2008-2009 DATA CONSULT. All rights reserved.

December 2008



Indonesia, like most countries in the world, could not go unscathed in 2009 under the global financial crisis.  Until the third quarter of 2008, the country's economy still showed healthy growth. The condition changed in the last quarter of 2008. The global crisis began to bite. The economy, therefore, grew only 6.1% in the whole of that year. Indonesia, however, still fared better than other neighboring countries such as Singapore, which was estimated to grow only 2.2%.

A number of industrialized and developing  countries  were already beset  by liquidity problem and rising prices of primary commodities  as a result of the global  financial crisis in the last quarter of 2008.  Indonesia also was hurt by the global economic slowdown but the country   was blessed with sharp increases in the prices of its main export commodities. 

The global financial crisis did not immediately hit the country's financial sector as no Indonesian bank was dragged into the mire of the U.S. sub prime mortgages crisis that triggered the global financial storms.
In 2008, the Indonesian people still enjoyed low interest rate, when Bank Indonesia cut BI Rate to 8%. The benchmark interest rate rose only after the prices of crude oil soared resulting in slowdown in the consumption sector.

The impact of the global financial crisis in the third quarter of 2008 was marked with liquidity problem and an increase in the BI Rate to curb inflation to follow the oil fuel price hikes early 2008.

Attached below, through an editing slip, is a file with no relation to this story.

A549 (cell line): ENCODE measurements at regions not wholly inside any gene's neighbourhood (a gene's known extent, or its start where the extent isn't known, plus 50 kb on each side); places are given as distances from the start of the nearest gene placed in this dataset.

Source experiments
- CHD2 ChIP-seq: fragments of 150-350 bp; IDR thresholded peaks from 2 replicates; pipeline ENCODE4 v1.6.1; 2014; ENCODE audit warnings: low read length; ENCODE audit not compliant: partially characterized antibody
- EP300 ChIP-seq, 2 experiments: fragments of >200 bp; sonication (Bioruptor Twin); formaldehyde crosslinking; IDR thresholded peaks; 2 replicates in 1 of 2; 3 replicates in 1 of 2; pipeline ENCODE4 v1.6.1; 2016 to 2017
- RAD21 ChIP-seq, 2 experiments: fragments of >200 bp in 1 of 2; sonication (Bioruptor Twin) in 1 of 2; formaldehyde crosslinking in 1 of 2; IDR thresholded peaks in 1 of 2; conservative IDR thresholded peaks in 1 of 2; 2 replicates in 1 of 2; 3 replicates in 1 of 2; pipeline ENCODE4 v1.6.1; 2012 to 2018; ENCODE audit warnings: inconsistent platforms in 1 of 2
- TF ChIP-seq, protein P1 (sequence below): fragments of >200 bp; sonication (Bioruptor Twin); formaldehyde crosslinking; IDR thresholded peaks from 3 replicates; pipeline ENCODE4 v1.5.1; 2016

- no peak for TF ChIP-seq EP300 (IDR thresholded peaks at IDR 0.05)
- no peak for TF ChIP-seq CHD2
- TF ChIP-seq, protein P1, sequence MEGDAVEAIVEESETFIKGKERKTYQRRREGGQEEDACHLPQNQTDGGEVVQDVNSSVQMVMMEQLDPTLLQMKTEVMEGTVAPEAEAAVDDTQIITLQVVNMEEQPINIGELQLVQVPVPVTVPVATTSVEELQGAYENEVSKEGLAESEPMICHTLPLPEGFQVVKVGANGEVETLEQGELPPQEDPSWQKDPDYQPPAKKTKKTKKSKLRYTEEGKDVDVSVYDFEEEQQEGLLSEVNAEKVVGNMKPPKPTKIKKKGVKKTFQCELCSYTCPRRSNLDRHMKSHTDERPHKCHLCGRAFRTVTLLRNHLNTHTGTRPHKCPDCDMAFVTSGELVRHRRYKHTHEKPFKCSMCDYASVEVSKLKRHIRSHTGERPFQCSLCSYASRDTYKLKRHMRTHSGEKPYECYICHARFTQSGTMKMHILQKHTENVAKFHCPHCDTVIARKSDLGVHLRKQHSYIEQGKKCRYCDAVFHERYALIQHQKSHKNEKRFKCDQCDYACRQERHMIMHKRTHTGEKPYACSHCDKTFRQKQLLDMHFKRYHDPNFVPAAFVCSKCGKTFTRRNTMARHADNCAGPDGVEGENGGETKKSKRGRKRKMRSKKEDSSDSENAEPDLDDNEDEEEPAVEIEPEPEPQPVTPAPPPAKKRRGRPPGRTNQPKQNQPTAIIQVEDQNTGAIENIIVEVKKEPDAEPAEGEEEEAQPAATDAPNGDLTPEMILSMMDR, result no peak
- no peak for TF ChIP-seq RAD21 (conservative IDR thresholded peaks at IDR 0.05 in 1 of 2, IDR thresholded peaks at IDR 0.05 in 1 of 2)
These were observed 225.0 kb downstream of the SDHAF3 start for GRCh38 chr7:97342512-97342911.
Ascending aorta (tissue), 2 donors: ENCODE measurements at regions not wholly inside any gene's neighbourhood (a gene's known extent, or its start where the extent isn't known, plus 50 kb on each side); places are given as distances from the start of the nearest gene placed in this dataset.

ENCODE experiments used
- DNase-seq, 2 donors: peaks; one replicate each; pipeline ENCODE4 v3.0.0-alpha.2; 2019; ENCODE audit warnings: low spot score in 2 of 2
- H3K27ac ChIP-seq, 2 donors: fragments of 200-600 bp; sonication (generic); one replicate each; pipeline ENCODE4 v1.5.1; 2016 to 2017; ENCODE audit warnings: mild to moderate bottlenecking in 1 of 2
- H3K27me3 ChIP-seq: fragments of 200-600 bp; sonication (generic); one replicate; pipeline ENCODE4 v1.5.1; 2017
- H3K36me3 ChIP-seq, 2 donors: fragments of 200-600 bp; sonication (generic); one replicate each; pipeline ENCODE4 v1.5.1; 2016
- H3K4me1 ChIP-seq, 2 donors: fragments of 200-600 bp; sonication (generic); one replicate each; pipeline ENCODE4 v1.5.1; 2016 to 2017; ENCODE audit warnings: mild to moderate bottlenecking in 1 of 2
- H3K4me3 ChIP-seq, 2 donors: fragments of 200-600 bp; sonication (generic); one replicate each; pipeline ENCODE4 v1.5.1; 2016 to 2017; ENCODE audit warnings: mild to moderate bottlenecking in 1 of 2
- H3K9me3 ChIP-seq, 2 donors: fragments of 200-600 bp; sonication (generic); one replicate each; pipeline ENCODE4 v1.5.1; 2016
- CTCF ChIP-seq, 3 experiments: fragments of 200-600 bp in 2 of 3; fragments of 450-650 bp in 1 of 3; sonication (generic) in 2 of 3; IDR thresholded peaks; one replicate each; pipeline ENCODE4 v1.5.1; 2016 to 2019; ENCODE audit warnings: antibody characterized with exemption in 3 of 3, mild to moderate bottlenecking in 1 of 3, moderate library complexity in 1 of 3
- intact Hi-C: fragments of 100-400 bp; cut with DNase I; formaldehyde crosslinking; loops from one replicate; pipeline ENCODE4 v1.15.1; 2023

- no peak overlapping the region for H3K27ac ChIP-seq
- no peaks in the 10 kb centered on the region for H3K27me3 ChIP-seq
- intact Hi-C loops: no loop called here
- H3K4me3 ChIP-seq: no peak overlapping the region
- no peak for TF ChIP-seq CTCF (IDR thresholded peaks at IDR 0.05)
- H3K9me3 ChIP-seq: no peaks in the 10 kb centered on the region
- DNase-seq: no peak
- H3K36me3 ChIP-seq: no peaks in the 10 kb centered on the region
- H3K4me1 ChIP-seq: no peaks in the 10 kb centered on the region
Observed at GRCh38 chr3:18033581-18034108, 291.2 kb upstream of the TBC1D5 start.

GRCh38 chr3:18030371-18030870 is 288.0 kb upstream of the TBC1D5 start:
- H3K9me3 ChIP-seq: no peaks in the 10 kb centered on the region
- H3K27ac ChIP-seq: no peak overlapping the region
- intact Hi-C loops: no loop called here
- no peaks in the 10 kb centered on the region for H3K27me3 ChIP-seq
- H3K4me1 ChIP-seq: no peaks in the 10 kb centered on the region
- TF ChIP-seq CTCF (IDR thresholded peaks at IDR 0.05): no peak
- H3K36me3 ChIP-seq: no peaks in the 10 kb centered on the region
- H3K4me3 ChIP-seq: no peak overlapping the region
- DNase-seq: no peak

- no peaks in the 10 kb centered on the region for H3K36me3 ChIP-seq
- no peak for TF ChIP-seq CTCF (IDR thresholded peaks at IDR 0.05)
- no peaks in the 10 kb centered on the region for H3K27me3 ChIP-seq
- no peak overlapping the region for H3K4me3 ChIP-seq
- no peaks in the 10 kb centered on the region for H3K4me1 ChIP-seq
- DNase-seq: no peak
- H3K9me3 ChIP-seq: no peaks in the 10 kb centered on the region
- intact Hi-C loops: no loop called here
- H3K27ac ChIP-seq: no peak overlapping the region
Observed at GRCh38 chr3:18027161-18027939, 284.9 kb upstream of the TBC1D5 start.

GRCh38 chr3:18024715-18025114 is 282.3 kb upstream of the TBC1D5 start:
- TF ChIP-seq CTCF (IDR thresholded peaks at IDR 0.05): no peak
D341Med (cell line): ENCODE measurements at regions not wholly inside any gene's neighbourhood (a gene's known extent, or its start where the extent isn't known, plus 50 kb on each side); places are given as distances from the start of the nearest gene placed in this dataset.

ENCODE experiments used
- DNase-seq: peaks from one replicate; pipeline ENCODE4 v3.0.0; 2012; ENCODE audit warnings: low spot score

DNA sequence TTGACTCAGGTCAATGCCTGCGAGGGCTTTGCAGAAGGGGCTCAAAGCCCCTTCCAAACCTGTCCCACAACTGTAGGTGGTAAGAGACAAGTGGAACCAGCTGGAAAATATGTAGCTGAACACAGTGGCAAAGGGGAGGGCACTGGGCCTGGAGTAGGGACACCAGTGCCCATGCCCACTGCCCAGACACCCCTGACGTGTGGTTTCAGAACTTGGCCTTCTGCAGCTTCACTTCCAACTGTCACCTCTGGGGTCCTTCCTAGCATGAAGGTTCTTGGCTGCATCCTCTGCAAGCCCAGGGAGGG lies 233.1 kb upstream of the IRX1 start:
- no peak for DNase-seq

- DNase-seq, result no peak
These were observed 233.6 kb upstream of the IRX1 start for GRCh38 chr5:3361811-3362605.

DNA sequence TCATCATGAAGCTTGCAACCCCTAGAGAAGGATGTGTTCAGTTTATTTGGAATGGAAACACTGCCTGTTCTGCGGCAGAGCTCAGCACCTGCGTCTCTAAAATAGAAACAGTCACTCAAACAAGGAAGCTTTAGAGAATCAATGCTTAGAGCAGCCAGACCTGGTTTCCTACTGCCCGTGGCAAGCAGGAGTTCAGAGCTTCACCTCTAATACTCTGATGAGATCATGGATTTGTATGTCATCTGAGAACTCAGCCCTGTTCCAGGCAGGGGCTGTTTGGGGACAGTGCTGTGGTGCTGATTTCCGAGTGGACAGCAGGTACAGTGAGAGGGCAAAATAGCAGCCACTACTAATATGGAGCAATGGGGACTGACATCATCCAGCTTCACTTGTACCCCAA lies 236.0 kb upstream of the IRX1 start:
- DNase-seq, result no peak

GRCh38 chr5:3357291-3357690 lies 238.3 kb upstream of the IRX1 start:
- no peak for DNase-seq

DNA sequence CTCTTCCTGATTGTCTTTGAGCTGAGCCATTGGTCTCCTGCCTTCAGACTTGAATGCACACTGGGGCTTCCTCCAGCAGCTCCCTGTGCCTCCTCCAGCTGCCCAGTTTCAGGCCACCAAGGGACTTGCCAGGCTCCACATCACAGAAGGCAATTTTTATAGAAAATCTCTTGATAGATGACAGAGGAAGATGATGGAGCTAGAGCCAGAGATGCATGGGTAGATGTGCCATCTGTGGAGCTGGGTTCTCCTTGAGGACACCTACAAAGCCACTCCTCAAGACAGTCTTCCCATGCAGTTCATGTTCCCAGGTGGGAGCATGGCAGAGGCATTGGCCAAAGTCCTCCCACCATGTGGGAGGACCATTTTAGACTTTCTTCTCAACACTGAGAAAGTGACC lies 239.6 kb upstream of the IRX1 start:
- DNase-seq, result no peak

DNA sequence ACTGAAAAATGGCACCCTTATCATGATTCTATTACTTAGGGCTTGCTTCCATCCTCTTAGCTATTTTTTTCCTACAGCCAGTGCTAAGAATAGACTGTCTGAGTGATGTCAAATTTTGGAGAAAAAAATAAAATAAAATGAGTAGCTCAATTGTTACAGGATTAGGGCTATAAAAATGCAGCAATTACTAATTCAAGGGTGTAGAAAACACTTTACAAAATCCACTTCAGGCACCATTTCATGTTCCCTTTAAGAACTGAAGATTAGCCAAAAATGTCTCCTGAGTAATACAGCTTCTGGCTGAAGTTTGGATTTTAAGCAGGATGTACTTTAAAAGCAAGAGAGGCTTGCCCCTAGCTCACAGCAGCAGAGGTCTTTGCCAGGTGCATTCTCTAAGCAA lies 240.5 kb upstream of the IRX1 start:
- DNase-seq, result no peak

Economic growth also experienced a reversal when the prices of primary commodities fell to follow the downtrend in the oil prices.  Fear of economic recession resulted in a decline in demand for a number of the country's export commodities. Exports began to lose part of its role as the driving motor for the country's economic growth.

Manufacturing industries especially export oriented ones such as textile, shoes, and electronic industries began to slowdown and cut jobs on falling sales.

In 2009, the country's economy will face heavy challenges. In 2008, the country's economic indicators reflected healthy growth. That year the country's economy grew 6.1%, inflation was well under control at 11.06%, lower than the target of 11.4% set by Bank Indonesia.  Deflation in the last two months of 2008, helped offset high inflation rate in previous months. Deflation in December was noteworthy as normally inflation was higher ahead of yearend.

Almost all observes agree that the country will face heavier challenges in 2009, but the prospects are much better than when the country was hit by the regional crisis a decade ago.

Economic Challenges in 2009

The global financial crisis has hit the country mainly in the financial and export sectors.  The impact on the financial sector began to bite since early in 2008 marked with rupiah fall, shrinking composite price index as a result of withdrawals of foreign investment from share and bond markets resulting in tight liquidity, high inflation and higher business risks and larger cost of money.

Meanwhile, the impact of the global financial crisis on the real sector is marked by falling exports especially to traditional markets including the United States and Japan and he European Union.  Falling exports render a big blow to the manufacturing sector leading to mass lie off.